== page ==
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Andy J. Kim, Brian A. Anderson; Arousal-Biased Competition Explains Reduced Distraction by Reward Cues Under Threat. Journal of Vision 2020;20(11):169. doi: https://doi.org/10.1167/jov.20.11.169.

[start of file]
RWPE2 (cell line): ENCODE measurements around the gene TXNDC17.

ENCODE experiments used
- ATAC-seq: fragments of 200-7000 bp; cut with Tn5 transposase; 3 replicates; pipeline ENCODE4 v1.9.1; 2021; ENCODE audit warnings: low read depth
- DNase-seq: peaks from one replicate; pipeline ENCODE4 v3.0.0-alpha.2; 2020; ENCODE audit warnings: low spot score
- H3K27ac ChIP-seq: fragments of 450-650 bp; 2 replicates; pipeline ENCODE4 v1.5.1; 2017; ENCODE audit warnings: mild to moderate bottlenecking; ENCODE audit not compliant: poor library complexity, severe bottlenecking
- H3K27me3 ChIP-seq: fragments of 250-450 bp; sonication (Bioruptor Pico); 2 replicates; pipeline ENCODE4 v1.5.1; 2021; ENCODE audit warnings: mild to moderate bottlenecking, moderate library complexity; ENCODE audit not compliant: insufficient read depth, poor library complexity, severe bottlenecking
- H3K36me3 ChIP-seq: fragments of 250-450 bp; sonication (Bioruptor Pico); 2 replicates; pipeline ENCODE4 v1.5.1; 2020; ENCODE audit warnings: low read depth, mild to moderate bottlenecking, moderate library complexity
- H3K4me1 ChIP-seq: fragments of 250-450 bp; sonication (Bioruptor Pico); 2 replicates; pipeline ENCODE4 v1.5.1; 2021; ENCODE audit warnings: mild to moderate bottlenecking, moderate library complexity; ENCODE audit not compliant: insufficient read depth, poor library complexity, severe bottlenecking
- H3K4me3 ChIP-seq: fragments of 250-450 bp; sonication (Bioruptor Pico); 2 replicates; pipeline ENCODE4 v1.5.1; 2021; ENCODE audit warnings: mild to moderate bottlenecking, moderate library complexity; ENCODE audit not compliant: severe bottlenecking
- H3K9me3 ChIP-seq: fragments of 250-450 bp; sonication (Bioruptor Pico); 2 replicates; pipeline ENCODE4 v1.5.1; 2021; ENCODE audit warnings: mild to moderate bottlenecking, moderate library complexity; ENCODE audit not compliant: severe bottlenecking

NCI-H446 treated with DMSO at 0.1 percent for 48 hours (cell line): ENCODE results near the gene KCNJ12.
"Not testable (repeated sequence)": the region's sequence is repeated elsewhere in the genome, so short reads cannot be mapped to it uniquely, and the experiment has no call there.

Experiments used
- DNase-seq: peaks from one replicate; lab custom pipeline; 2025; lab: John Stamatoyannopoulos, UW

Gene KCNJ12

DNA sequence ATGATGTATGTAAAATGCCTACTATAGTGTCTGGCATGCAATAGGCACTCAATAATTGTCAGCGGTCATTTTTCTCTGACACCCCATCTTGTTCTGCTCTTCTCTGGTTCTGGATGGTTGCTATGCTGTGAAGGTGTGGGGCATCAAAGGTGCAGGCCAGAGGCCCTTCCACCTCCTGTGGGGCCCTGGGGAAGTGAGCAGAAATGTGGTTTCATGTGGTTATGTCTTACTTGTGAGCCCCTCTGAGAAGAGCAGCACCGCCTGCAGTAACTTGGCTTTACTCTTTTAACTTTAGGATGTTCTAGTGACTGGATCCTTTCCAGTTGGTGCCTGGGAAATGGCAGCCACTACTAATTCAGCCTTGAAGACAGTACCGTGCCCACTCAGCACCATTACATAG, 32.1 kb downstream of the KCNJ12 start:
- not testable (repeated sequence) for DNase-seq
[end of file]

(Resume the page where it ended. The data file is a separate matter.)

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Anxiety has consistently been found to potentiate the attentional processing of physically salient stimuli. However, a recent study demonstrated that experimentally-inducing anxiety reduces attentional capture by previously reward-associated stimuli, suggesting that anxiety does not globally increase distractibility but rather its influence depends on the nature of the eliciting stimulus. To decipher how the processing of threat interacts with the processing of visual reward cues, we probed the neural mechanisms of oculomotor capture by previously reward-associated stimuli with and without the threat of unpredictable electric shock (blockwise manipulation, within-subjects), combining the value-driven attentional capture paradigm with the translational threat of shock paradigm in an fMRI study. Our eye-movement data replicated prior behavioral findings demonstrating an interaction between threat and distractor condition, with oculomotor capture by previously reward-associated distractors being reduced under threat. In our neuroimaging data, significant main effects of threat and distractor condition on stimulus-evoked blood-oxygen-level-dependent (BOLD) activation were evident in the extrastriate visual cortex, frontal eye field, intraparietal sulcus, and caudate tail, collectively referred to as the value-driven attention network (VDAN). In addition, we found an interaction between distractor condition and threat within each region of the VDAN. Surprisingly, the direction of this interaction was opposite that of the behavioral interaction, with the previously reward-associated distractor evoking especially strong neural activation under threat. Our neuroimaging data are consistent with the Arousal-Biased Competition (ABC) model of information processing in the visual system, although our corresponding behavioral results suggest that, at least under certain circumstances involving reward cues, such biased competition can be leveraged to facilitate more efficient ignoring at the level of eye movements. Our findings inform our understanding of value-driven attention, emotion-attention interactions, and mechanisms of signal suppression.
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